In the wake of the ‘Phonegate’ hearings in France, for the first time in history a cellphone has been recalled due to emitting potentially unsafe levels of radiation. ‘Phonegate’ was similar to ‘Dieselgate,’ except in this case, it was cellphones—not diesel cars—that were proven to have higher emissions than claimed by their manufacturers. European manufacturer Orange recalled its Hapi 30 cellphone following hearings in Paris in which Dr. Marc Arazi led a team of international experts examining data released by French agency National Frequencies Agency (ANFR). Dr. Arazi had petitioned ANFR for several years to get the data released, finally resorting to court action. Among international experts at the hearings was American epidemiologist Dr. Devra Davis.
The Hapi 30 is “a rather basic flip phone model that the operator Orange sells under its own brand name and is manufactured by the French company Mobiwire,” according to an Alerte Phonegate media release. “In mid-March, Orange began to warn the affected users, that is, 0.3% of its customers, according to the operator, which would represent around 90,000 persons. By letter, they are being offered a free exchange of their cell phone against another model.” Tests conducted by ANFR revealed a specific absorption rate (SAR) that exceeds the authorized limit. The SAR is the measurement used to quantify the energy of radiofrequency radiation absorbed by the user of a cell phone. It is limited to 2 W/kg at the level of the head (“SAR head”) and at the level of body (“SAR trunk”). The Orange mobile phone Hapi 30 exceeds the limit at the level of the trunk (2.1 W/kg). Orange issued a statement that, “This mobile phone presents no health risk,” insisting that it meets emission standards “in situations of ordinary use, when the flap is open.”
However, the Orange mobile phone may only be the first such unit recalled. “We have recorded some other phones that exceed limits,” says Gilles Brégant, Director-General of ANFR. The agency is in the process of enforcing compliance with other manufacturers. Brégant promises to publish the name of the models at the conclusion of the procedure, which would take several months.
The European Union has legislation known as the RED directive (directive 2014/53/EU) that can impose fines on cellphone manufacturers that fail to meet mandated emissions standards. Sadly, in North America, neither Health Canada nor US regulatory agency the FDA has shown any such interest in protecting consumer health.
Dr. Arazi, a physician and former French politician, has been campaigning tirelessly to get both French and European regulatory agencies to enforce and improve standards. Largely due to his efforts, stricter standards are being enacted. Dr. Arazi—like many international scientists—has pointed out that the current SAR-based testing regime is ineffective and a poor standard to base public health regulations upon. “A change in the method of measurement, which applies to smartphones and other cell phones placed on the market since April 2016, has led to the emission measurements of the trunk at a maximum distance of 0.5 cm from the body,” notes the Alerte Phonegate coalition. “Previously, manufacturers could make measurements at a distance of 2.5 cm. These few centimeters change everything: they were allowing manufacturers to display much lower values, and therefore to comply more easily with the standards.”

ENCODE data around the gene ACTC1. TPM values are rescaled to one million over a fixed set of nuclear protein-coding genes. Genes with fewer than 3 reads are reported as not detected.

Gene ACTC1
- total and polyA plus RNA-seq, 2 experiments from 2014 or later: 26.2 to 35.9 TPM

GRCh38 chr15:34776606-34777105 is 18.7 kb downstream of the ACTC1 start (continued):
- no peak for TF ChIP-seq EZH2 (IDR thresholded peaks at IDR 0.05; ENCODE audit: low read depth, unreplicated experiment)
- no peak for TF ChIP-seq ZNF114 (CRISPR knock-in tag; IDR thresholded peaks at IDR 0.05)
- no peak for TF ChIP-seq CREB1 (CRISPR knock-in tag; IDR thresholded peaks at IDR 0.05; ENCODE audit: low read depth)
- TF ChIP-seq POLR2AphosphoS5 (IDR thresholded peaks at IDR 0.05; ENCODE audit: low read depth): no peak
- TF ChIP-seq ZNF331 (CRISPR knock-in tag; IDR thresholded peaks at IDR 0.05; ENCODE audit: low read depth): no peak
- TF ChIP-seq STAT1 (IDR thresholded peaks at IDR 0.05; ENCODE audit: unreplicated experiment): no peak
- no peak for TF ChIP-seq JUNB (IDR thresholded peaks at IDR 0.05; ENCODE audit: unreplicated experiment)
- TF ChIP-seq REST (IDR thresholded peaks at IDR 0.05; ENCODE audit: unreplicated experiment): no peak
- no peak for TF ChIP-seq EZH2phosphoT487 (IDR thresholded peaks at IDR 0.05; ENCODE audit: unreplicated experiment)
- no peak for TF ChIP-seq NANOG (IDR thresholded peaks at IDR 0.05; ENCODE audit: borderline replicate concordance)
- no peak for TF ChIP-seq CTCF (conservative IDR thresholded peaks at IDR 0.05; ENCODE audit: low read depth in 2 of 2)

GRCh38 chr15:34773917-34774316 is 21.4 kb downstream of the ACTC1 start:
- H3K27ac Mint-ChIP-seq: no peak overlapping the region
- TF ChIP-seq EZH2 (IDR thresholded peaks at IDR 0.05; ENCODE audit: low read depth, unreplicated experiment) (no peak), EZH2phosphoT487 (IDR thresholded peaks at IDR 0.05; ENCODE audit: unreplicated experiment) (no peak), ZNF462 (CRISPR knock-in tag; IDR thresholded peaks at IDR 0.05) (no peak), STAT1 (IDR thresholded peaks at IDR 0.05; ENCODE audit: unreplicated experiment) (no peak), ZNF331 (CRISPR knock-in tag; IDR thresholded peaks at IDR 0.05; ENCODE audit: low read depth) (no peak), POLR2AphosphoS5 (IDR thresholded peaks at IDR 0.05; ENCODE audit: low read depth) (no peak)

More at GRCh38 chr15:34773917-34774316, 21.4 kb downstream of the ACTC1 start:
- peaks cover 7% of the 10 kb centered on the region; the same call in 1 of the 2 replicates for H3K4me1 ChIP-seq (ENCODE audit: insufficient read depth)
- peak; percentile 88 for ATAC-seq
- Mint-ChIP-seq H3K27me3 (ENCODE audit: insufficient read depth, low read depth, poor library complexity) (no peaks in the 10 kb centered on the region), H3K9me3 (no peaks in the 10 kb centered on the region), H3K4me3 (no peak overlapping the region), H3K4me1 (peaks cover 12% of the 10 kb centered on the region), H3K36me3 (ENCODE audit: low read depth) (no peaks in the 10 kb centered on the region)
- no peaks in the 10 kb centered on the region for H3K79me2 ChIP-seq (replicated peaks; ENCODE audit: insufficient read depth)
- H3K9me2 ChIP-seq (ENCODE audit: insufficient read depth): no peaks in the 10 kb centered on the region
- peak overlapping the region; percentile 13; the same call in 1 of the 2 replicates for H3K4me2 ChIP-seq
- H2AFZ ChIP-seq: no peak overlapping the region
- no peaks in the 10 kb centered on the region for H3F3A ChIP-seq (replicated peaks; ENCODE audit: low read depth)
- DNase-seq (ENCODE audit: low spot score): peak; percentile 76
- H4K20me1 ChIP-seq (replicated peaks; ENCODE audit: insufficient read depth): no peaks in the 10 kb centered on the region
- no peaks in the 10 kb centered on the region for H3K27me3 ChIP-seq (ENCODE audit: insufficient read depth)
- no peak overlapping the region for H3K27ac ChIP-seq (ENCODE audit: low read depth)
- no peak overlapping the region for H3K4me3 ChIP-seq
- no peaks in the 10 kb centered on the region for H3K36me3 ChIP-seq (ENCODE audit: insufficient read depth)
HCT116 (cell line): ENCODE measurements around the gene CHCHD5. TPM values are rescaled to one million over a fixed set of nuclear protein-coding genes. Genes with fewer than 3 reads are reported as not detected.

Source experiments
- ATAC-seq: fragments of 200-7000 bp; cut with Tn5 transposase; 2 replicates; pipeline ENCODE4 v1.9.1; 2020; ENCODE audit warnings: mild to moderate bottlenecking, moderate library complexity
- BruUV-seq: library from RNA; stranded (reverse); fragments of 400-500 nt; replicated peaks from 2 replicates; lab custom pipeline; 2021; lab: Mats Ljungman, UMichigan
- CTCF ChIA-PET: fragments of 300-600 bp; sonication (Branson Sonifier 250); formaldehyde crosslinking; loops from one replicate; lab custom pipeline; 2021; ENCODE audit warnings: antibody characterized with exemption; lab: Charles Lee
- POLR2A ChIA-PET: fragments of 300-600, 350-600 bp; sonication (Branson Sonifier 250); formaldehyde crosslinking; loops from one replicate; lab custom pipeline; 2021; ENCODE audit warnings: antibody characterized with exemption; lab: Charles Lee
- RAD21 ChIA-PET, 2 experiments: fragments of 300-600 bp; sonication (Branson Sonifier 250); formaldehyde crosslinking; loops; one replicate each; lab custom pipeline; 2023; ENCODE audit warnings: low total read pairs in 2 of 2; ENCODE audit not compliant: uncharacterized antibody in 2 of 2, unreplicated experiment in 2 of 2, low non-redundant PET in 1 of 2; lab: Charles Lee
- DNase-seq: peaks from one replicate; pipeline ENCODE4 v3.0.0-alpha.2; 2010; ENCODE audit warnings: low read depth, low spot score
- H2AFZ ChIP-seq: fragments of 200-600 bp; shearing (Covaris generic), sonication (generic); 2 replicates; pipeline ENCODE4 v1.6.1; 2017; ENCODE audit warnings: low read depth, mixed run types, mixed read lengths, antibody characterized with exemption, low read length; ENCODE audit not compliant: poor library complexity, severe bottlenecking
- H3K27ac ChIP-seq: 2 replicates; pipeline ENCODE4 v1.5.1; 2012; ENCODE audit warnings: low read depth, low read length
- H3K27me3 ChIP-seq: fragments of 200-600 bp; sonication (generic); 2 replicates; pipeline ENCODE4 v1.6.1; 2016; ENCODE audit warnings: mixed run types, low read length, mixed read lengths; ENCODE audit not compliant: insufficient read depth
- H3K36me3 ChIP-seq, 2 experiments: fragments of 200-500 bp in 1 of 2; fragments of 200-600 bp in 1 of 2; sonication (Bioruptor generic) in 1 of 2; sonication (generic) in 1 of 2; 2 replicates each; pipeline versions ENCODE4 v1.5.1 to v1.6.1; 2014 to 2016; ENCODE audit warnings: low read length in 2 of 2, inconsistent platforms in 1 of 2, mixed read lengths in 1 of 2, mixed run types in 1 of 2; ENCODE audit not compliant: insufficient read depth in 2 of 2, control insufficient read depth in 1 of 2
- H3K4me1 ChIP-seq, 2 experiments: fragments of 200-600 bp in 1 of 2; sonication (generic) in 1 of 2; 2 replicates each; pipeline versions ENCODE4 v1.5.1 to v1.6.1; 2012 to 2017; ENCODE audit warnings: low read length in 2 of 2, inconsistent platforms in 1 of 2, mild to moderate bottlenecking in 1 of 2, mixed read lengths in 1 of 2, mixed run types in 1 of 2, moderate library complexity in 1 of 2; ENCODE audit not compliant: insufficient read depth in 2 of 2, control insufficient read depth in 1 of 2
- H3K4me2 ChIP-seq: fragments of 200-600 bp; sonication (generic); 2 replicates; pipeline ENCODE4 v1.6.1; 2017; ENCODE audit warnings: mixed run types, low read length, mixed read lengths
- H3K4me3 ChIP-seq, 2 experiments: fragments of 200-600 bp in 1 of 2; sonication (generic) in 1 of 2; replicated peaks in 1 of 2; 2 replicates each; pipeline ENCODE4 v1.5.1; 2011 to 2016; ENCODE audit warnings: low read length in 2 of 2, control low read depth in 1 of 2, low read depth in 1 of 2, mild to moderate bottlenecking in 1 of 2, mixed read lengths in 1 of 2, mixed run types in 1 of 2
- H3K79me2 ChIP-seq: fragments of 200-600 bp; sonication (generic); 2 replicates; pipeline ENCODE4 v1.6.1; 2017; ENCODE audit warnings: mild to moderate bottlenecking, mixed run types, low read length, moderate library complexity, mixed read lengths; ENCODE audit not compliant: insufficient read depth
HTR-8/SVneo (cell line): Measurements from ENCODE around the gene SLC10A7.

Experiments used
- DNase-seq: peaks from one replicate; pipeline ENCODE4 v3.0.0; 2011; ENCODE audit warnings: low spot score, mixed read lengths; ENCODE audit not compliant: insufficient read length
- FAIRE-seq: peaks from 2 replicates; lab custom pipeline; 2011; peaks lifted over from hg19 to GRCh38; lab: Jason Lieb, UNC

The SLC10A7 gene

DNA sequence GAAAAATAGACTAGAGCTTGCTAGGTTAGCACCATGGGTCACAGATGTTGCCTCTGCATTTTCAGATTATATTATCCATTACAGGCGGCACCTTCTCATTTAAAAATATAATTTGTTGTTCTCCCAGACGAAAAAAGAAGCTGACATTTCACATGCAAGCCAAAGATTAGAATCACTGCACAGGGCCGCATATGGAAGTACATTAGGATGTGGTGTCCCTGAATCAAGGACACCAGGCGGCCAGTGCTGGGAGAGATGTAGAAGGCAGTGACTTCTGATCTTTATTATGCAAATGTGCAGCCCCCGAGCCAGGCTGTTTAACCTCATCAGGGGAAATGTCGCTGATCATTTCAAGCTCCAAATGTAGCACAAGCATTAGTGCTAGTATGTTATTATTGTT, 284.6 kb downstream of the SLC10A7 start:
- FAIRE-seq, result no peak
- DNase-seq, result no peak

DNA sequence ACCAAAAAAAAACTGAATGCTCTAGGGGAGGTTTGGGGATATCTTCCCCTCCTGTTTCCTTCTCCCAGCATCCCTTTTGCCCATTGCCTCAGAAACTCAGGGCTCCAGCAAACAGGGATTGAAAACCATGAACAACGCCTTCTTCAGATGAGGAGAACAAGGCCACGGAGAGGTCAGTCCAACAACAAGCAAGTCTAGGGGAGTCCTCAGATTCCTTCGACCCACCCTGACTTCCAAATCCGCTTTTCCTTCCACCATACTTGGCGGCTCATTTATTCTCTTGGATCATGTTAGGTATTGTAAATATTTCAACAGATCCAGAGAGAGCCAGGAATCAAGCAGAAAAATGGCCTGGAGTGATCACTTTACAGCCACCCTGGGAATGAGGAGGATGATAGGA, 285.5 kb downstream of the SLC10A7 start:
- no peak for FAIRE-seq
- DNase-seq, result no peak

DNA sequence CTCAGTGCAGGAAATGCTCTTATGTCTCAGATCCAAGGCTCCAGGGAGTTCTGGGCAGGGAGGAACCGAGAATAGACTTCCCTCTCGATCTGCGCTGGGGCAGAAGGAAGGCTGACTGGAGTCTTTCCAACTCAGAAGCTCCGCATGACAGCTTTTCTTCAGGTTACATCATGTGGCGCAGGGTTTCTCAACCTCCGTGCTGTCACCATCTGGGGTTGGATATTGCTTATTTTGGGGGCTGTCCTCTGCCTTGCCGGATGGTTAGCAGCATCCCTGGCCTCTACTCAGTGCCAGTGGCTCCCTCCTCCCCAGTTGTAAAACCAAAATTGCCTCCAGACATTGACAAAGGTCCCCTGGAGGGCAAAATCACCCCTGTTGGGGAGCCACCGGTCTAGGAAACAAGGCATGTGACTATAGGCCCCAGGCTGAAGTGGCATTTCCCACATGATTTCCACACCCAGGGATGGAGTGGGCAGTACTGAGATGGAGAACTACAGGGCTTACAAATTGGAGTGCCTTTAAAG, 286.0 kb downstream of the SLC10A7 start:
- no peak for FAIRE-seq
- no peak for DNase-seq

Further making history have been the discoveries of the $25 million 2017 US National Toxicology Program (NTP) study revealing increased heart tumours and brain damage in rats exposed to radiofrequency radiation emitted by cellphones. Although an attempt was made to soft pedal the results in the mainstream media, “the experts recommended that tumors in tissues surrounding nerves in the hearts of male rats, called malignant schwannomas, be reclassified from some evidence to clear evidence of carcinogenic activity… NTP researchers also looked for noncancerous health effects in rats and mice. The panel agreed that there were increases in damage to brain tissue in exposed male and female rats, which further supported the classifications of cancerous effects in the brain.” NTP Senior Scientist John Bucher “stressed that the goal of the study was to establish the potential health hazard of exposure to cell phone RFR. He said that to detect a potential effect, the rodents’ whole bodies were exposed to levels equal to and higher than the highest level permitted for local tissue exposure in cell phone emissions today.”
For a summary of the NTP study, visit the US National Institutes of Health website here: https://factor.niehs.nih.gov/2018/4/feature/feature-2-cell-phone/index.htm